If one hotel alone were to capture the spirit and grandeur of the faded elegance of the Mississippi Gulf Coast, the Edgewater Gulf would likely be the candidate for the honor. On February 26, 1926, ground was broken for the 400 bedroom hotel, quite the largest on the Coast. Designed by the Chicago architectural firm Marshall and Fox, the hotel’s clean and almost modernist appearance was broken only by its Moorish central tower. Set in verdant gardens, the hotel was designed to appeal to wintering midwesterners and others who would likely take the Illinois Central down from Chicago. Chicago’s famed Edgewater Beach Hotel (1917) was the parent of this precocious child.
The hotel flourished immediately and featured long hallways of gleaming marble and brass. Of particular note was the lounge with a conical fireplace open on all sides. Guests dined in the Marine Room with fine china and heavy linen. The sun terrace was adjacent to the dining room and also featured a wall of glass overlooking the sweeping lawn and the sparkling Gulf of Mexico beyond. A friend of mine from Woodville once told me about how she and a friend were in the dining room one summer’s day for lunch. They were freezing in the air conditioning wearing only sun dresses. An observant waiter rushed to their table with tablecloths fresh from the laundry in which they wrapped themselves before continuing their repast. Such service was not unusual at the Edgewater.
The hotel had an excellent golf course, a huge outdoor pool which could even be enclosed in the winter months and tennis courts as well. As if this weren’t enough, passengers from up north could take the train right to the station on the hotel grounds at Edgewater Park. The hotel was popular as a meeting place as well. My grandparents even visited the hotel from Syracuse, New York for an insurance conference in the 1930s.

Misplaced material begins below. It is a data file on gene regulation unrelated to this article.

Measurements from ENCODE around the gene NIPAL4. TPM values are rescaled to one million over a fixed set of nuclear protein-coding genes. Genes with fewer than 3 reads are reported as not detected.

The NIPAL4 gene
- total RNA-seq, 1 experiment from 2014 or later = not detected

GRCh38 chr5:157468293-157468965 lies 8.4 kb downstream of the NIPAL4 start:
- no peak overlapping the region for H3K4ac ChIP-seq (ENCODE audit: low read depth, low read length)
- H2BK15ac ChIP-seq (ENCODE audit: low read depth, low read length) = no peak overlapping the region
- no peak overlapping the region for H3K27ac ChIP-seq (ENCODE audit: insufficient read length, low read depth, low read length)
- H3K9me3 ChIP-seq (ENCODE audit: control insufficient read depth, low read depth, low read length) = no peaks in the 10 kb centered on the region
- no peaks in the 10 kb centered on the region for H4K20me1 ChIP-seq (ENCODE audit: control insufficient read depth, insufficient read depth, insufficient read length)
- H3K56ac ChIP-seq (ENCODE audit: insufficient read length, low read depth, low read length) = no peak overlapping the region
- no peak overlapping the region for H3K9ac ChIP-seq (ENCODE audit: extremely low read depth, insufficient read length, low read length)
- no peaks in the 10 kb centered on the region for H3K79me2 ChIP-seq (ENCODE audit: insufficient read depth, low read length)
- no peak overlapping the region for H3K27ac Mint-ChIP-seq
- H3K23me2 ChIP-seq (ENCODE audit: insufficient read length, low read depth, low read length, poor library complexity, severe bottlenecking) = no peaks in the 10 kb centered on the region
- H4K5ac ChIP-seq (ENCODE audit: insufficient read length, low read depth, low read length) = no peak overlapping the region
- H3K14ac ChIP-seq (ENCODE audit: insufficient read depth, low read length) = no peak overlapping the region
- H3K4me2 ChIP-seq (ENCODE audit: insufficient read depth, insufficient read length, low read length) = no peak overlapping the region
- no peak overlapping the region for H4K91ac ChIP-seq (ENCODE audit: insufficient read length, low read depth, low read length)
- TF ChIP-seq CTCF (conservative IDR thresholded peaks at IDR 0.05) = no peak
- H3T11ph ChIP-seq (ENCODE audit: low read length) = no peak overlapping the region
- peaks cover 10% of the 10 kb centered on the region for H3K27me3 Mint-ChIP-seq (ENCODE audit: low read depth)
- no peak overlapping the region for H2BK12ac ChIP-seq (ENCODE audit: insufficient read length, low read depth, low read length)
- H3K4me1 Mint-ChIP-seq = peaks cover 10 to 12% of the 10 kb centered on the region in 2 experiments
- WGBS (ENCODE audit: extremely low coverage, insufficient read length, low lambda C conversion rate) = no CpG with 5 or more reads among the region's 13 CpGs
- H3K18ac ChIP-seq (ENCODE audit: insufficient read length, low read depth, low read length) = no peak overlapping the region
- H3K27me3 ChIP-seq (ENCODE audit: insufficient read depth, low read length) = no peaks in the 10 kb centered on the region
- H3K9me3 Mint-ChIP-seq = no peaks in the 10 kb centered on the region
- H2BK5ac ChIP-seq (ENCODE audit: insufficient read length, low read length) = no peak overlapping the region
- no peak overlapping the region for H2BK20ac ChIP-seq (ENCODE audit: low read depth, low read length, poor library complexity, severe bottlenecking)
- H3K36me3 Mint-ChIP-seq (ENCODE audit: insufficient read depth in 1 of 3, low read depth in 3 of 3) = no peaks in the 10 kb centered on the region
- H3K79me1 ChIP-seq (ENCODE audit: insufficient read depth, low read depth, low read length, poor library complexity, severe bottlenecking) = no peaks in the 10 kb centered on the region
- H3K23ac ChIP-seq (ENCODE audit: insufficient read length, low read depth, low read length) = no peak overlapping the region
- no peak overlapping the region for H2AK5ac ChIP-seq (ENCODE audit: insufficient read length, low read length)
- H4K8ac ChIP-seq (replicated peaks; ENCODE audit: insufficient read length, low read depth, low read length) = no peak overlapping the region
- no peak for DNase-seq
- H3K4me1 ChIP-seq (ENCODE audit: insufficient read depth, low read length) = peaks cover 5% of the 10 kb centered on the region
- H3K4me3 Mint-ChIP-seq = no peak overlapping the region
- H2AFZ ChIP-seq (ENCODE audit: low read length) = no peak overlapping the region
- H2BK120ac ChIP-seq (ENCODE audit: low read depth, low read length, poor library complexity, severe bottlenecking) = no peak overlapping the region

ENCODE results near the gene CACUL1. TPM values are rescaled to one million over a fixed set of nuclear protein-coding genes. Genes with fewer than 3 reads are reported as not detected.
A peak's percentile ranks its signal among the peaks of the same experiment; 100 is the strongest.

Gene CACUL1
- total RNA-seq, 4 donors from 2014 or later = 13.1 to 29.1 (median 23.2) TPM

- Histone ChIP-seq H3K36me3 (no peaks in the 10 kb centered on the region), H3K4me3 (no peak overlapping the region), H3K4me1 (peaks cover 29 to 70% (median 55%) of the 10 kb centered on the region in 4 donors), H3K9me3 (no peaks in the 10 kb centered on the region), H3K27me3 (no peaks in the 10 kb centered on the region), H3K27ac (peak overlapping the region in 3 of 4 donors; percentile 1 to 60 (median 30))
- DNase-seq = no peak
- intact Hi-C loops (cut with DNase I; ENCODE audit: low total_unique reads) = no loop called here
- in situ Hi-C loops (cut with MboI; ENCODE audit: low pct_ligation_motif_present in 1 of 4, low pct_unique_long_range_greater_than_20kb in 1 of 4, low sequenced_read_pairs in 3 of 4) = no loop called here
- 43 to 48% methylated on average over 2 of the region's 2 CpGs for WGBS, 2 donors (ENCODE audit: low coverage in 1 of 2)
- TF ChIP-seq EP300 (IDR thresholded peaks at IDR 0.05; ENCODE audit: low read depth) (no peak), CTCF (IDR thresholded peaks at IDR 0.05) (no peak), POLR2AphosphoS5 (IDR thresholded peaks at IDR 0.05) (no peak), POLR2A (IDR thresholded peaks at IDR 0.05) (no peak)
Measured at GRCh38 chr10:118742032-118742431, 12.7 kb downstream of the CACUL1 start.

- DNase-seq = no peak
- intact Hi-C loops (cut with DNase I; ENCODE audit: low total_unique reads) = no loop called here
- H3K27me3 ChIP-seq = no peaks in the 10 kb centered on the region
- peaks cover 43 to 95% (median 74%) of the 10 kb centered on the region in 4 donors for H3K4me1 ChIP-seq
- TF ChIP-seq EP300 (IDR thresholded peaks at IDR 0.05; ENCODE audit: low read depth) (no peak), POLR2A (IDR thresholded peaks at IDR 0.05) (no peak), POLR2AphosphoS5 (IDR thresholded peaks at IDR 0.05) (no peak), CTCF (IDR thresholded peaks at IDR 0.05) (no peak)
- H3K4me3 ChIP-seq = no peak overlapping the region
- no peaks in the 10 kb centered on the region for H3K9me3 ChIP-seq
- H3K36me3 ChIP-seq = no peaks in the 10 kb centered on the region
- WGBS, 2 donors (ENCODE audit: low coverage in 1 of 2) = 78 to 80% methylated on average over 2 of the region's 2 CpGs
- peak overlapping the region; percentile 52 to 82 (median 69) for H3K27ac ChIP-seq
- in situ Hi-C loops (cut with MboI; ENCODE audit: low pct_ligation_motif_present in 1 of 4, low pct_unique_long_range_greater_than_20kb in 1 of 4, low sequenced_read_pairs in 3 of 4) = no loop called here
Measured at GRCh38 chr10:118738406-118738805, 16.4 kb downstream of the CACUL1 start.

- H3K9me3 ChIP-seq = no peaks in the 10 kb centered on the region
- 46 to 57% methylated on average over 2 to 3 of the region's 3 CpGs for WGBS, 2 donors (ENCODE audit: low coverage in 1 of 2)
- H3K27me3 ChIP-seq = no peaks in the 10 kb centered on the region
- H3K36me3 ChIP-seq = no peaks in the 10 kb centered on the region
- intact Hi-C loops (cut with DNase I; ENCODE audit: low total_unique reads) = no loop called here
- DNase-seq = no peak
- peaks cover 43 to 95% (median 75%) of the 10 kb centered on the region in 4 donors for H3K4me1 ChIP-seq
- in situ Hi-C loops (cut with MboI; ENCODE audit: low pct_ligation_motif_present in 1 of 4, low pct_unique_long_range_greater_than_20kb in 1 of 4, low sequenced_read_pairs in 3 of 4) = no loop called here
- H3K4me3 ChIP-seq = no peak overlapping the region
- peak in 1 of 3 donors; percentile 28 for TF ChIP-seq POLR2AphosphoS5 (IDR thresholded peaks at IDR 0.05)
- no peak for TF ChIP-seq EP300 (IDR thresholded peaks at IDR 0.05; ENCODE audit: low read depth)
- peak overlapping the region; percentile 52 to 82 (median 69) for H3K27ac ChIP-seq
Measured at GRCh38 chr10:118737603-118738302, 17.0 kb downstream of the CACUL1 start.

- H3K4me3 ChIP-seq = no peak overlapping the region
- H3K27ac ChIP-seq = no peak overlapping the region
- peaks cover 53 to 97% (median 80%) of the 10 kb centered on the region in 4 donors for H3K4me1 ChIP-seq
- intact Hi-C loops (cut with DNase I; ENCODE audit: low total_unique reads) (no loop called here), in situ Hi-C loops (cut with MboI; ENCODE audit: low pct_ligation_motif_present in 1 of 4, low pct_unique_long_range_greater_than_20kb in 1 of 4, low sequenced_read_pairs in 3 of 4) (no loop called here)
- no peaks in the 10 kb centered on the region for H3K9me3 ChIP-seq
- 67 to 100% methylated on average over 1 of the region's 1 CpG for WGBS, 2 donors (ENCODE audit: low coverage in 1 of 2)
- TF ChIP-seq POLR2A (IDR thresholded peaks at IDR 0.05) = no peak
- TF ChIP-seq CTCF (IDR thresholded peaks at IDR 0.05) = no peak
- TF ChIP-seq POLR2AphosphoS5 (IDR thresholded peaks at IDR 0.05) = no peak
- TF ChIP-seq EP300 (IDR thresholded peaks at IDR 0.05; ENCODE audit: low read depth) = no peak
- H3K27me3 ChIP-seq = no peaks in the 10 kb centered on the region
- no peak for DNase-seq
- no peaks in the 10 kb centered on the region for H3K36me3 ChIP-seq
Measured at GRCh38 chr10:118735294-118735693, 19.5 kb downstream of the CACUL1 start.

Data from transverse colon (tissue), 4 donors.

In later years, the hotel didn’t lose any luster. While I may not particularly care for the style of the modern renovations completed in the 1960s, it could be argued that they were necessary.
The Edgewater Plaza Shopping City, built next door to the hotel in the early 1960s would prove to be the doom of the hotel. In early 1970, the owners of the hotel, the Wakulla Edgewater Co. of Florida decided to close the fabled hotel. In 1971, it was destroyed in an implosion performed by Controlled Demolition of Baltimore. Performed may not be the right word here as the demolition didn’t go quite as planned. The central tower toppled forward, but several additional blasts were needed to bring the Edgewater to its final end. An expansion of the mall with a new Sears store followed.